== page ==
I've been meaning to read this book for a long time and its looks as though I'm going to finally get round to it. In many ways I think I can identify with the GP described. Yep I too have been a lucky man.
I was reminded of this when I saw a patient last week. She told me that there was something she needed to discuss and that there was no-one else that she could think of with whom she could talk. OK it wasn't strictly speaking a medical problem although I suppose that there was a loose connection. And so, hesitatingly she began.
I cannot go into the details, but suffice to say that it was a deeply personal matter that was bringing her both great joy and great sadness. What should she do? I certainly didn't have a quick fire answer and no textbook would have helped. It was just one of those situations where one felt both enormously privileged and humbled that someone should regard you worthy to pour out their hearts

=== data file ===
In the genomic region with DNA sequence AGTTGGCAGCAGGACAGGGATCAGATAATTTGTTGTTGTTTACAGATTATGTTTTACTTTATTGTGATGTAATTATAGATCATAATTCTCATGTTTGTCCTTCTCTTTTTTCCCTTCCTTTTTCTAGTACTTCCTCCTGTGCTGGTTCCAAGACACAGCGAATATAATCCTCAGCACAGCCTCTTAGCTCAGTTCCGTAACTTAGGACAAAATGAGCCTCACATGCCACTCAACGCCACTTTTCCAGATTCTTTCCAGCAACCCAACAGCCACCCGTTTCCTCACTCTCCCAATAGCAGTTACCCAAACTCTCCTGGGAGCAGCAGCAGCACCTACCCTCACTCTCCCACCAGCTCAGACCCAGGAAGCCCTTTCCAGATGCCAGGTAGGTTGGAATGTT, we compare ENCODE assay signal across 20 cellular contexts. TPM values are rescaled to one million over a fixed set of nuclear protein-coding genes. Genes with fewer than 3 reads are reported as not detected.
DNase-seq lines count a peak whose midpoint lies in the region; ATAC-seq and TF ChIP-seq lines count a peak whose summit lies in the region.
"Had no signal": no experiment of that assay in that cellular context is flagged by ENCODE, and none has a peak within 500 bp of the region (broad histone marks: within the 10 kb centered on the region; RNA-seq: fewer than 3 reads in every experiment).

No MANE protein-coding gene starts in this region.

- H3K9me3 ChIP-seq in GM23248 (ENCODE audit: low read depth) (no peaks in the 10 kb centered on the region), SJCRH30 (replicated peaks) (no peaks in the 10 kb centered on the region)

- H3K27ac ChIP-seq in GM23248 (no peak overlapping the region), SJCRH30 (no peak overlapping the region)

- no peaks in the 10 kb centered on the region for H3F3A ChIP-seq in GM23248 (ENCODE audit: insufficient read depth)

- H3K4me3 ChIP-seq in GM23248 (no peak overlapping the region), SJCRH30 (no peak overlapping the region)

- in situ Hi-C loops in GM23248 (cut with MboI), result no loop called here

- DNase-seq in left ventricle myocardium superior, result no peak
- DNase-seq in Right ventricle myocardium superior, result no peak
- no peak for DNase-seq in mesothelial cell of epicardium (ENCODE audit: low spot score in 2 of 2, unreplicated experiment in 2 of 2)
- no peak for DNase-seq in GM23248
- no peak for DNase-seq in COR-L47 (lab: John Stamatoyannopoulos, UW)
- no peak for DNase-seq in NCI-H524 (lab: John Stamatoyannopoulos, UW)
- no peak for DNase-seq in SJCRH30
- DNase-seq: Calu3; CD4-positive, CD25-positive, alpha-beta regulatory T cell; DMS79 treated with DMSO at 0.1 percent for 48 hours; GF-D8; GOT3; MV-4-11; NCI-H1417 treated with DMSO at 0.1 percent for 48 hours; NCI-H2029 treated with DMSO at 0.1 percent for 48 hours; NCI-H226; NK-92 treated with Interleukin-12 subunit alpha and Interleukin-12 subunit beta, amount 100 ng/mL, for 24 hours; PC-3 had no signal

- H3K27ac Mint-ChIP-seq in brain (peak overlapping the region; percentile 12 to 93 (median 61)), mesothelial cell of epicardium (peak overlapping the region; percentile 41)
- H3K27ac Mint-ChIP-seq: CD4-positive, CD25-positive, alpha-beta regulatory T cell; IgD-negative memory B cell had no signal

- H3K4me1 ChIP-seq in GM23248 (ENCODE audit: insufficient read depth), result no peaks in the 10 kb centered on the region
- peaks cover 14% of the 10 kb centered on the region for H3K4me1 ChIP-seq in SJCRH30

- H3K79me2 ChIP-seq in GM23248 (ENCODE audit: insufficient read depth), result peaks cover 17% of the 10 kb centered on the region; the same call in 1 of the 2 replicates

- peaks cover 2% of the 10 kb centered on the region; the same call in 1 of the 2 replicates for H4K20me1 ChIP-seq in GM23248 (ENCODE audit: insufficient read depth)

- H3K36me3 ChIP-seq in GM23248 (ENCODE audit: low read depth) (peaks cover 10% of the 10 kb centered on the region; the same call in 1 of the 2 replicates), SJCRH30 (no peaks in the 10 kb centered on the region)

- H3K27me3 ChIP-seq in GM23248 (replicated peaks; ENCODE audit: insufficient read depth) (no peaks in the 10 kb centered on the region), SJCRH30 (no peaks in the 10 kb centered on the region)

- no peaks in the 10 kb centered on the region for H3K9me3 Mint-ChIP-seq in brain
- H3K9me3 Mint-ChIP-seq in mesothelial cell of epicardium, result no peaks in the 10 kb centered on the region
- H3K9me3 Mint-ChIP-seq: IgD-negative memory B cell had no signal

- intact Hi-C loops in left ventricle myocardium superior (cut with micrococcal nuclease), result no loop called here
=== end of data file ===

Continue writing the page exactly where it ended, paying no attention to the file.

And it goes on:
As I reflect upon it I can't help but wonder whether GPs in the future will know something of the special experiences that my patients have granted me. Sharing their deep sorrow and joy and all that goes between. I'm saddened to hear that GPs are increasingly striving to see fewer and fewer problems, regarding more and more consultations as rather trivial and somewhat beneath them. And hence the drive for 'alternative health practitioners' to take up the slack. My career would have been much the less without the many and varied 'non medical' problems brought to me. I hope I have helped in some small way.